This question answers itself, particularly concerning foreign policy. Fortunately for Biden, the presumptive Democratic nominee, events and his opponent are making this central to the 2020 election.
It is axiomatic that Americans’ preference regarding foreign policy is to have as little of it as possible. Hence most of this cycle’s Democratic presidential aspirants avoided reminding people that the world is a dangerous place. However, during the Feb. 25 debate in Charleston, S.C., Biden called China’s President Xi Jinping “a thug”: “This is a guy who doesn’t have a democratic-with-a-small-‘d’ bone in his body.”
Economist John Maynard Keynes supposedly said, “When the facts change, I change my mind.” Biden, citing new facts, including aggression against Hong Kong’s freedom and “a million Uighurs” in “concentration camps,” has jettisoned his 2016 talk of his “enhanced cooperation” with Xi. In 34 of Biden’s 36 Senate years, he was on the Foreign Relations Committee, which he chaired for four years. President Trump’s foreign policy judgments have ranged from the contemptible (siding with Vladimir Putin at Helsinki in 2018 against U.S. intelligence officials regarding Russian interference in the 2016 election) to the preposterous (“There is no longer a Nuclear Threat from North Korea”) to the weird (he and North Korea’s Kim Jong Un “fell in love” after exchanging “beautiful letters”).
Trump now wants to make relations with China central to this campaign. His rhetorical skills — probably honed where they evidently peaked, on grammar school playgrounds — are emulated by his campaign in references to “Beijing Biden.” Biden can, however, turn China to his advantage by showing Trump what a policy of national strength would look like.
Biden served in the Senate for a decade with Sen. Henry Jackson (D-Wash.), a liberal Cold Warrior who helped to make the Soviet Union’s human rights abuses costly to the regime. Today, Biden should speak forcefully against China’s arrests of Martin Lee, 81; Jimmy Lai, 71; Margaret Ng, 72; and other leaders of Hong Kong’s pro-democracy movement.
Biden can practice what he preaches about bipartisanship by associating himself with Arkansas Republican Sen. Tom Cotton’s measured but insistent support for an investigation into the possible role of a Wuhan, China, research laboratory in the coronavirus outbreak. And with former U.S. ambassador to the United Nations Nikki Haley’s call to require U.S. universities to disclose China’s funding of their professors and research. Cotton questions the visas for people from China to pursue postgraduate studies here in advanced science and technology fields: If Chinese students want to study “Shakespeare and the Federalist Papers, that’s what they need to learn from America. They don’t need to learn quantum computing and artificial intelligence from America.”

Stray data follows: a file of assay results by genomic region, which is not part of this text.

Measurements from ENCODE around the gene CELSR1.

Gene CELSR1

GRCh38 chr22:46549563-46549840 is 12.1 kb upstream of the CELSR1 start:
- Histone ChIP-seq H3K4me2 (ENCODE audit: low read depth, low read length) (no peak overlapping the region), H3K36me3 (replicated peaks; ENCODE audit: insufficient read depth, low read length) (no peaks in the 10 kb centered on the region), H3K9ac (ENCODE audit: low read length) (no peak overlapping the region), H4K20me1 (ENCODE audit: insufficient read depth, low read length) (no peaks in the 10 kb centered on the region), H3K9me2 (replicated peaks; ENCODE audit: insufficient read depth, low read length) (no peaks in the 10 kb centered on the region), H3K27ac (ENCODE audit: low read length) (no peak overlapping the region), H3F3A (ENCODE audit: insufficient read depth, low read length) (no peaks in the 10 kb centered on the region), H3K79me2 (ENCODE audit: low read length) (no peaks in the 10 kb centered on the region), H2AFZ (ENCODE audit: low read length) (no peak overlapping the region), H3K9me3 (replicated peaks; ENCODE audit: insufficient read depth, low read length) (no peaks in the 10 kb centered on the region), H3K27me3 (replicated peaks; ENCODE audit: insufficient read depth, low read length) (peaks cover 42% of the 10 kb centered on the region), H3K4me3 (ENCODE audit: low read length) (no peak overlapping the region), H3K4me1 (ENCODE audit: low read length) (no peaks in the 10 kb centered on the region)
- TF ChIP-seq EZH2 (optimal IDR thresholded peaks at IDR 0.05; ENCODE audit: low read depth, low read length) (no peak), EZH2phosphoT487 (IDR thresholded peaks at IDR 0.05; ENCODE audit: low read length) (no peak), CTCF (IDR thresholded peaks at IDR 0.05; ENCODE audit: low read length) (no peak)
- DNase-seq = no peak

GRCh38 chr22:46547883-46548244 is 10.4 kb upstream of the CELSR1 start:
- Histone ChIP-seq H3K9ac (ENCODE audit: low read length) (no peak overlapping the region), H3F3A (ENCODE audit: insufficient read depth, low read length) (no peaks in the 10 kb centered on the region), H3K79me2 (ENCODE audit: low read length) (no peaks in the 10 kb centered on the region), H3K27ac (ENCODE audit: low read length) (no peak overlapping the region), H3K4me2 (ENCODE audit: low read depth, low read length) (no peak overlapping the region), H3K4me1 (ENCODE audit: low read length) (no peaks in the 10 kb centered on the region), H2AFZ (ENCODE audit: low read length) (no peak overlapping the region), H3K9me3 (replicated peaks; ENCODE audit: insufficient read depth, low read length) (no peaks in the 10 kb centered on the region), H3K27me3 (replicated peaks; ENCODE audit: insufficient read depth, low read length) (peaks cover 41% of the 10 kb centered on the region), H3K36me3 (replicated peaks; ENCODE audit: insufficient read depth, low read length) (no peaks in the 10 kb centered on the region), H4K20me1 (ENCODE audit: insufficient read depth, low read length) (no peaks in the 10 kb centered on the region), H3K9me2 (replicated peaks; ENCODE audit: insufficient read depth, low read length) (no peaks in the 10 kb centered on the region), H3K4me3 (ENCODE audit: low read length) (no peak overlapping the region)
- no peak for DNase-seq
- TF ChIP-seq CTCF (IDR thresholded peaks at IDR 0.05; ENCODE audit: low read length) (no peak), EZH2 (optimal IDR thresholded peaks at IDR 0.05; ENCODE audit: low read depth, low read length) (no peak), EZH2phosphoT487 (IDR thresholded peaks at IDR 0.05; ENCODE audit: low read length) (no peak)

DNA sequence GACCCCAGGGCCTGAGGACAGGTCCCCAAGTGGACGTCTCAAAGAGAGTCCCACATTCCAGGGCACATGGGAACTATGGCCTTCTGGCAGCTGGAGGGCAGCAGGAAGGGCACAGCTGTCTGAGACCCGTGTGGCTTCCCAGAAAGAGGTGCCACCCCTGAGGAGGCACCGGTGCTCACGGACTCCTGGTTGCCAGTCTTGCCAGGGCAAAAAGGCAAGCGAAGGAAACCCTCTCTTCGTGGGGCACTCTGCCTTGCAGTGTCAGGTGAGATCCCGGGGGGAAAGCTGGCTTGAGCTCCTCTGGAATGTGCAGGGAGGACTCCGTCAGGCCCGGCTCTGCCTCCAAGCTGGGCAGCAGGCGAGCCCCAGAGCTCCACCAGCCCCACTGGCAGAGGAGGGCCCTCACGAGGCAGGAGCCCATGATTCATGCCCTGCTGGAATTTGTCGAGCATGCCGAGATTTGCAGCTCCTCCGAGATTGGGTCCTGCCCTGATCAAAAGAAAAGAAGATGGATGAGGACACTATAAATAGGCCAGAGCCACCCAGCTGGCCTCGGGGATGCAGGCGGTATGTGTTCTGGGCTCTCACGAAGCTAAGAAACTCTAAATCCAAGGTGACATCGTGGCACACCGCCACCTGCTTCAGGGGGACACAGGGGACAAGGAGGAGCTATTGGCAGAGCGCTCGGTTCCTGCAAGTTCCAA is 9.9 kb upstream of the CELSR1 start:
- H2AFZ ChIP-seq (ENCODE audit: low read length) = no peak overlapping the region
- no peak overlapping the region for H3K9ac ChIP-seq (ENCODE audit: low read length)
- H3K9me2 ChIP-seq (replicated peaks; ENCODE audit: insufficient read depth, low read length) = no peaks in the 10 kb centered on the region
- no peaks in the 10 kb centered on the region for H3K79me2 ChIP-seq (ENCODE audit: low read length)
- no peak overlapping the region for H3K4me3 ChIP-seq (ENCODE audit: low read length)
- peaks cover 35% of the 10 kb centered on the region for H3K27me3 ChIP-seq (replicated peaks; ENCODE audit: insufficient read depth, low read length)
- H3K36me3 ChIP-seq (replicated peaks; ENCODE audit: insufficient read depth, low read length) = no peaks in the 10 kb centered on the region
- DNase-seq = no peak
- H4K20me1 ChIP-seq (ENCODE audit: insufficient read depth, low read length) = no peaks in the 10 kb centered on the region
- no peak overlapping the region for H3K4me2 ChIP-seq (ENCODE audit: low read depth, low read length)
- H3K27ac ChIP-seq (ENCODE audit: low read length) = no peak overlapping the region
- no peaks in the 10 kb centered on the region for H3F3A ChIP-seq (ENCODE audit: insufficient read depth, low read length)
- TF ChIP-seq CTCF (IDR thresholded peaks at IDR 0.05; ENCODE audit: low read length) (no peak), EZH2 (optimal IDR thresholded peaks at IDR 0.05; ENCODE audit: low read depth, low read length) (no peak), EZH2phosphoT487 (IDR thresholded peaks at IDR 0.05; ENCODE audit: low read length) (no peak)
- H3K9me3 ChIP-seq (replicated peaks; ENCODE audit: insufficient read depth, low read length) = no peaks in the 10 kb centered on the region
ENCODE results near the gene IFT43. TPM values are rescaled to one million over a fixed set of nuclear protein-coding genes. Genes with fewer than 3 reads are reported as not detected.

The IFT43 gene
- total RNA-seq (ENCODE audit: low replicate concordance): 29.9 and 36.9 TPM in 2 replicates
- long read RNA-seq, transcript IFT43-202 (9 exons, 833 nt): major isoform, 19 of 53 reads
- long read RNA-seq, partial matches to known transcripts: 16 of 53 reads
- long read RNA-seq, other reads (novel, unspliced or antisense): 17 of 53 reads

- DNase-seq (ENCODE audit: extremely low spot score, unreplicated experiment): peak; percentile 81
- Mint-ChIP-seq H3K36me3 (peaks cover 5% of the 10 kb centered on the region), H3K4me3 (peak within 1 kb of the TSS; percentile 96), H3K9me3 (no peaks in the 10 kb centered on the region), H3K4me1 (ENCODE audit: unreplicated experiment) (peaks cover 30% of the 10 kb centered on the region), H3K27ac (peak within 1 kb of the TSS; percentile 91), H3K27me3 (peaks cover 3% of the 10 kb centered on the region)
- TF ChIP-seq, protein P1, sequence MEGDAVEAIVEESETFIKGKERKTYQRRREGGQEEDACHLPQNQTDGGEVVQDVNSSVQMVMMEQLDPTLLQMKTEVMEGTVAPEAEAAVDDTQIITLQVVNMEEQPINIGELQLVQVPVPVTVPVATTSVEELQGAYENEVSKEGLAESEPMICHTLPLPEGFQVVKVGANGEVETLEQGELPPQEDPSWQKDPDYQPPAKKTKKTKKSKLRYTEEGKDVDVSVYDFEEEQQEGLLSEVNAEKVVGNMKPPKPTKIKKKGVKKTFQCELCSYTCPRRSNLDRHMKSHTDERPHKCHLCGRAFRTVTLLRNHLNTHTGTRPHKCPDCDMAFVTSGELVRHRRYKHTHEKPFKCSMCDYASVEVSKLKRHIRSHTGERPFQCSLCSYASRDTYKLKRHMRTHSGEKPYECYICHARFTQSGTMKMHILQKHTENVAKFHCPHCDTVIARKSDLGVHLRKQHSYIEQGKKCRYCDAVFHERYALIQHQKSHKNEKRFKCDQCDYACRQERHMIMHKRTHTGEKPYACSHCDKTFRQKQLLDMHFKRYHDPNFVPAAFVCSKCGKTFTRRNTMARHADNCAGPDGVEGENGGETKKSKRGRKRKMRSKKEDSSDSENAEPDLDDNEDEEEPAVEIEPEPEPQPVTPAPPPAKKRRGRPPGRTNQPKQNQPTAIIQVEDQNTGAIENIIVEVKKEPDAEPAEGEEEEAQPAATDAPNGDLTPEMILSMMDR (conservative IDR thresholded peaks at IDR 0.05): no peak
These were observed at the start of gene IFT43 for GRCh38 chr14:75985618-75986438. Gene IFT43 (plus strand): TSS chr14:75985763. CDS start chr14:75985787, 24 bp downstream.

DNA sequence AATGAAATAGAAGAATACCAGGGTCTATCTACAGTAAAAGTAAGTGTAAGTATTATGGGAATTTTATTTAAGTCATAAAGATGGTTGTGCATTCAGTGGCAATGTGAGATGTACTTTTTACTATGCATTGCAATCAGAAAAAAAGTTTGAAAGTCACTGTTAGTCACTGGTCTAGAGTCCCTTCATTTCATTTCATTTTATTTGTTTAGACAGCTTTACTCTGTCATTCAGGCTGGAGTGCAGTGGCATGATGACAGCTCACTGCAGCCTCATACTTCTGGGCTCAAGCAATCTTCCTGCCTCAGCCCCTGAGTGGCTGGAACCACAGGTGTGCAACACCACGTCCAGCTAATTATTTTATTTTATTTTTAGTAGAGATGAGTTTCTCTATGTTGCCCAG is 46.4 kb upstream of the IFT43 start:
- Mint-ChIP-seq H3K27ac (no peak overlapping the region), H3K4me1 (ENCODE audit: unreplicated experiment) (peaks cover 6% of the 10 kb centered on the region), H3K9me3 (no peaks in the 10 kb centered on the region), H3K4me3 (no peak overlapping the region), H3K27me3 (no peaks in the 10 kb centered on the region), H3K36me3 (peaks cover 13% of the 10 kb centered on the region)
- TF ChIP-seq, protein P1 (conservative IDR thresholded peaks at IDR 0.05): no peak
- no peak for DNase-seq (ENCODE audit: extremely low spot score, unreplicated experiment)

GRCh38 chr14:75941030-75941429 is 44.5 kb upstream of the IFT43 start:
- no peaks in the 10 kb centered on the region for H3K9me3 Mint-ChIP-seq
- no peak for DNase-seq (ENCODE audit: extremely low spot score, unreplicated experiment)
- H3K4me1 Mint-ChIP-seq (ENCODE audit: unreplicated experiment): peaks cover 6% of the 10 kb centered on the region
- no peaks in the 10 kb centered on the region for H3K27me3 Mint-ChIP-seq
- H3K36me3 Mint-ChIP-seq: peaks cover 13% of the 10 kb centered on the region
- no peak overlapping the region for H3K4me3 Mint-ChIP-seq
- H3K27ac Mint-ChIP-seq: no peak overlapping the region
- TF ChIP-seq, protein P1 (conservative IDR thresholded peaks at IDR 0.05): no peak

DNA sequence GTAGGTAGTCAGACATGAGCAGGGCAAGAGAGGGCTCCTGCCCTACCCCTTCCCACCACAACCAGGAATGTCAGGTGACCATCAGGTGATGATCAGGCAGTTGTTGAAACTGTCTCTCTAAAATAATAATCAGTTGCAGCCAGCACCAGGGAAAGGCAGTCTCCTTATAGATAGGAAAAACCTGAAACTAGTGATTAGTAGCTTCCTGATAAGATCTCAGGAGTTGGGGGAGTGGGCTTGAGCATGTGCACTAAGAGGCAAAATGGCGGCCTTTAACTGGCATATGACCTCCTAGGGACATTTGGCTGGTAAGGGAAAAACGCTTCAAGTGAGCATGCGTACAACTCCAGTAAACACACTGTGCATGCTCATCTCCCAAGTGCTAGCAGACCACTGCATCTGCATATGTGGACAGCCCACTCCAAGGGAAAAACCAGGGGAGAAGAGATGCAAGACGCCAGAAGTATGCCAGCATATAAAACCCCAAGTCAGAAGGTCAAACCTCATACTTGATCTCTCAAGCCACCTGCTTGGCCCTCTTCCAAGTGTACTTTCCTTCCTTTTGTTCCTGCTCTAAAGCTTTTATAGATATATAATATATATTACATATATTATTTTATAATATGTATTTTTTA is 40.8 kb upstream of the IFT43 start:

In February, a senior adviser for the World Health Organization’s director general praised China’s “bold approach” that “changed the course” of the epidemic. Indeed China did: Its first approach was to deny that there is human-to-human transmission. Biden should say that continued U.S. participation in this organization will be contingent upon its granting membership to Taiwan. Biden should also promise to discuss Taiwan’s exemplary response to covid-19 with Tsai Ing-wen in the Oval Office. She would be the first Taiwanese president welcomed in the United States since the 1979 “normalization” of U.S. relations with China.
By taking such steps, Biden can reconnect his party with its luminous post-1945 achievement. In that golden moment in the history of this nation’s engagement with the world, the talents of Dean Acheson, George Marshall, George Kennan, Averell Harriman, Robert Lovett, Charles Bohlen, John McCloy and others created the structures of free trade and collective military security that produced the related phenomena of global enrichment and Soviet collapse.
The winners of the past seven presidential elections (1992-2016) have averaged 330 electoral votes. If today’s state-by-state polls are correct, and if the election were held today, Biden would win 333 electoral votes: 232 from states Hillary Clinton won in 2016, plus those from Wisconsin, Michigan, Pennsylvania, Florida, Arizona and North Carolina.
More than any particular policy outcome, Americans want a sense that their nation can regain the spring in its step, and can adopt a robust realism regarding the Leninist party-state that is its principal adversary. The first step toward a jauntier, safer America is to make the election a referendum on the right question: “Is this really the best we can do?”